CREA Housing Predictions for 2016 and Federal Government Minimum Increases
What are the Housing Predictions for 2016 in Toronto and Beyond?
In the New Year, the Canadian federal government will hike the minimum down payment on the portion of new insured mortgages above $500,000 from five to ten per cent, starting Feb. 15 The portion that’s less than $500,000 will stay at five per cent.
Minister of Finance Bill Morneau says the change addresses “vulnerabilities in certain housing markets, while not overburdening other regions.” Changes in the minimum down payment was previously a concern for buyers in Provinces such as Alberta, where local economies heavily rely on resources. With the change only affecting property over $500,000 affordability would not be a primary concern, as the cost of housing in these regions (Alberta) pales in comparison to Toronto and Vancouver. Furthermore, a buyer living in a city outside of the GTA or Vancouver who has the financial means to afford a home over half a million dollars isn’t worried about an additional five per cent down on the purchase of a home.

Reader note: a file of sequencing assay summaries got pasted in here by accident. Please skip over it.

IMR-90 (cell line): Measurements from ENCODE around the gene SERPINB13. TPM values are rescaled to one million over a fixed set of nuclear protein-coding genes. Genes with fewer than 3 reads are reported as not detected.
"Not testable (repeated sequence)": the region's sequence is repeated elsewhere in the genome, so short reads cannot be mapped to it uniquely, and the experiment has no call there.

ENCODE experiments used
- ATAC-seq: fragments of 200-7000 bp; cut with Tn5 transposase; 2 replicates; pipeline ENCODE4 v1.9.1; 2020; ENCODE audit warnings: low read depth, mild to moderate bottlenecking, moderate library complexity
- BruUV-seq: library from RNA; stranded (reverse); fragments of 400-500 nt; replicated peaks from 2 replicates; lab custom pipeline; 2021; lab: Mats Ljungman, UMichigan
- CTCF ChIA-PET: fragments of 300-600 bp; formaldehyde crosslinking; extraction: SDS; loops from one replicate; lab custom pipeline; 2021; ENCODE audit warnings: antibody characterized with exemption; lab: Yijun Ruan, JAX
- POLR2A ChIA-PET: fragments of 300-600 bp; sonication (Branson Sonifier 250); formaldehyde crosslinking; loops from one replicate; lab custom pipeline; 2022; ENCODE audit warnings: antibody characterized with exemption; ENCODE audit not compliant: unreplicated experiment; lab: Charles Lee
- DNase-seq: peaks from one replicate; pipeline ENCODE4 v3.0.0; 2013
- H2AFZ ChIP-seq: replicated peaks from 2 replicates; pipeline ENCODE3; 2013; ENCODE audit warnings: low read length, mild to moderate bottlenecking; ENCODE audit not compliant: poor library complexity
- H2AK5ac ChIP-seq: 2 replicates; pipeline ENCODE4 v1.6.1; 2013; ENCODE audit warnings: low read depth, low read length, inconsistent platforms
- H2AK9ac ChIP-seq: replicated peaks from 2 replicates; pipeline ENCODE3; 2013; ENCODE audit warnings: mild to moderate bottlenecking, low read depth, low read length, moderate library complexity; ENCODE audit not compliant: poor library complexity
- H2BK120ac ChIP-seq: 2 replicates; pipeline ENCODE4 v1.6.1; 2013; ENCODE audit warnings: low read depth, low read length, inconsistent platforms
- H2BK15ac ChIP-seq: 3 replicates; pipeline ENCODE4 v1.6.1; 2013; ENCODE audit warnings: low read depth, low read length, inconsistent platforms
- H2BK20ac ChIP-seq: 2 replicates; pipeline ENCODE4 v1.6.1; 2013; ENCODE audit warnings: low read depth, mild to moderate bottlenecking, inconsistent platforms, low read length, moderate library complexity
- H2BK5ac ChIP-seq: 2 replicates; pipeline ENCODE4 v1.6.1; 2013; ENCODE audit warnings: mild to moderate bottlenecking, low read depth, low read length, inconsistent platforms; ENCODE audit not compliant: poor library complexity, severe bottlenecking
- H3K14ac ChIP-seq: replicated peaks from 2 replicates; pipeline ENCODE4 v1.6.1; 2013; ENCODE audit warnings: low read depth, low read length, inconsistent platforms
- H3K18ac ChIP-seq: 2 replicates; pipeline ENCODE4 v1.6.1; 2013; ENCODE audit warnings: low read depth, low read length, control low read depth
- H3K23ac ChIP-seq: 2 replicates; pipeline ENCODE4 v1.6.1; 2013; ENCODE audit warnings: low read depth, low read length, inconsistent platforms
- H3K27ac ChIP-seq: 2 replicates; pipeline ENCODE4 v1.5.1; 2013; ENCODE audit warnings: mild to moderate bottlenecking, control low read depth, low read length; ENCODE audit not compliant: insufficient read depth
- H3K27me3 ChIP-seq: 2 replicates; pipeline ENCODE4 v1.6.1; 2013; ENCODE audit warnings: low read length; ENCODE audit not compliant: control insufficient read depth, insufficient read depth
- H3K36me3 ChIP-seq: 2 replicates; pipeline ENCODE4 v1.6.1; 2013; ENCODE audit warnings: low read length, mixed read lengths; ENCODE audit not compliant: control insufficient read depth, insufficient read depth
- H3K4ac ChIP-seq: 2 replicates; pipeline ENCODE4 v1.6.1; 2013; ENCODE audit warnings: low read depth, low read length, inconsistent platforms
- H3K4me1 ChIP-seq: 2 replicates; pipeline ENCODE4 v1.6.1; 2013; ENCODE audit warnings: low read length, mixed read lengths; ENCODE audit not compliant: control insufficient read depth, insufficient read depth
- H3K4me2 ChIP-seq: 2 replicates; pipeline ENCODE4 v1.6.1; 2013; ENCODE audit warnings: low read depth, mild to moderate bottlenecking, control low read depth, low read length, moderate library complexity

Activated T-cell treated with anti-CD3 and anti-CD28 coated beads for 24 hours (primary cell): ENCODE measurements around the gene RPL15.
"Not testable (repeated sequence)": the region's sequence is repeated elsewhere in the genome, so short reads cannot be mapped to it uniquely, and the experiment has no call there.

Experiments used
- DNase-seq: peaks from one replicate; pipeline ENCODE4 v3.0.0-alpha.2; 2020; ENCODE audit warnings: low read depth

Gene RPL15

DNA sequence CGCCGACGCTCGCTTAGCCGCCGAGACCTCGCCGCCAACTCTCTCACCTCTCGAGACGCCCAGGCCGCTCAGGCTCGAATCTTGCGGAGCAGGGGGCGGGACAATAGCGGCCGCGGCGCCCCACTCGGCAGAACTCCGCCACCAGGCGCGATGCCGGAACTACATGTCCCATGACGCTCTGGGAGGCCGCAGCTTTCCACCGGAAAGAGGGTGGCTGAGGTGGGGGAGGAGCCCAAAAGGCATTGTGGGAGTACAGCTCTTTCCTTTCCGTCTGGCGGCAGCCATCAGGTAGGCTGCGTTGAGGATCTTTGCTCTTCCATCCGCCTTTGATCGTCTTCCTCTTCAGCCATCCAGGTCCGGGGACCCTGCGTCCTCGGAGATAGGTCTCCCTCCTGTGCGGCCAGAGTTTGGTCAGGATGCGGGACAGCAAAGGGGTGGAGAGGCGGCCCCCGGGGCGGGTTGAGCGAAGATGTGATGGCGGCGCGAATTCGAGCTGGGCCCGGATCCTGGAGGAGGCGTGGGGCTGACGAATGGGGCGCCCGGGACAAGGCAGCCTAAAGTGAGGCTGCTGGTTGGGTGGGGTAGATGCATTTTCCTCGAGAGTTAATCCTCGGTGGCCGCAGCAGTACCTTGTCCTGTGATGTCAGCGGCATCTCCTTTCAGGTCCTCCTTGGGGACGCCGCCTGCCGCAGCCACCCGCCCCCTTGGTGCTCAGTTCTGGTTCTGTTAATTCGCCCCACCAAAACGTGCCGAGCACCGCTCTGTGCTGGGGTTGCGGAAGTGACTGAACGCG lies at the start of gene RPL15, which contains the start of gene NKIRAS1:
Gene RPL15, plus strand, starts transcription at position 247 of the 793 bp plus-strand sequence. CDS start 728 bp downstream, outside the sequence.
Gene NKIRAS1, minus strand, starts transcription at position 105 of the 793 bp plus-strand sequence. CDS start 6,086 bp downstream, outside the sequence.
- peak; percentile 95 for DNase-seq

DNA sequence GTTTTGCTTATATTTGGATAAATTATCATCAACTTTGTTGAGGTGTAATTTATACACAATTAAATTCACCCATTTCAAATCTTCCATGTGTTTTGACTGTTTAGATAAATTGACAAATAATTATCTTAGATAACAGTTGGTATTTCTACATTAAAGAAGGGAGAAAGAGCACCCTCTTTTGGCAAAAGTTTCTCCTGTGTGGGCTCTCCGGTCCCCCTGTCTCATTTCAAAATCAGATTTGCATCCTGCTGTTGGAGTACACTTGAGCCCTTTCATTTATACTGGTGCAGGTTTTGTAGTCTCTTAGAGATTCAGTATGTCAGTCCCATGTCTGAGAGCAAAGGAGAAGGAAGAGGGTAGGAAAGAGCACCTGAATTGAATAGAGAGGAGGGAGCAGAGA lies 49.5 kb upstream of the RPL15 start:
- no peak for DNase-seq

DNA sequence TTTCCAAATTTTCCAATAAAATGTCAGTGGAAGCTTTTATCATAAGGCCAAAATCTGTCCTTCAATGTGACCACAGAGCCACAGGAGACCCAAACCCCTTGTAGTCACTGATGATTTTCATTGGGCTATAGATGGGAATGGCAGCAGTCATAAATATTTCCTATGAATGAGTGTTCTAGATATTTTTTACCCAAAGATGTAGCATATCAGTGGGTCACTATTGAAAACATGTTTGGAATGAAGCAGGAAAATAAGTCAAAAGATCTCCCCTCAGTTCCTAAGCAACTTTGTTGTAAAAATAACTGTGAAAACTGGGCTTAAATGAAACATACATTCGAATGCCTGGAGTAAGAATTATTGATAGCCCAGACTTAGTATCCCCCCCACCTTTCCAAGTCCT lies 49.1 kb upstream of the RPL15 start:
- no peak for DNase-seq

The goal of raising the minimum down payment is to stabilize owner’s equity in a home, in the event there is a sudden increase in mortgage rates. It’s also intended to cool hot markets like Toronto and Vancouver, without a severe correction or crash. If we consider the average amount of debt a household in Canada carries, this move can act as a safety net for the country’s economy and would be in the best interest of homebuyers.
Interest rates are predicted to rise according to the CREA. However, the increase will occur in late 2016. With the mortgage rates remaining low, sales are expected to stay healthy throughout early to mid-2016.
The CREA announced that national sales are expected to reach 498,600 in 2016; a 1.1 per cent drop from 2015, as sales activity in British Columbia and Ontario is expected to moderate and housing market conditions slow in Alberta due to changes in minimum down payment
The national average price is predicted to increase by 1.4 per cent to $448,700 in 2016. Price gains next year are expected to be strongest in Ontario due to an ongoing shortage of listings for single-family homes, along with high demand for them, in and around the GTA.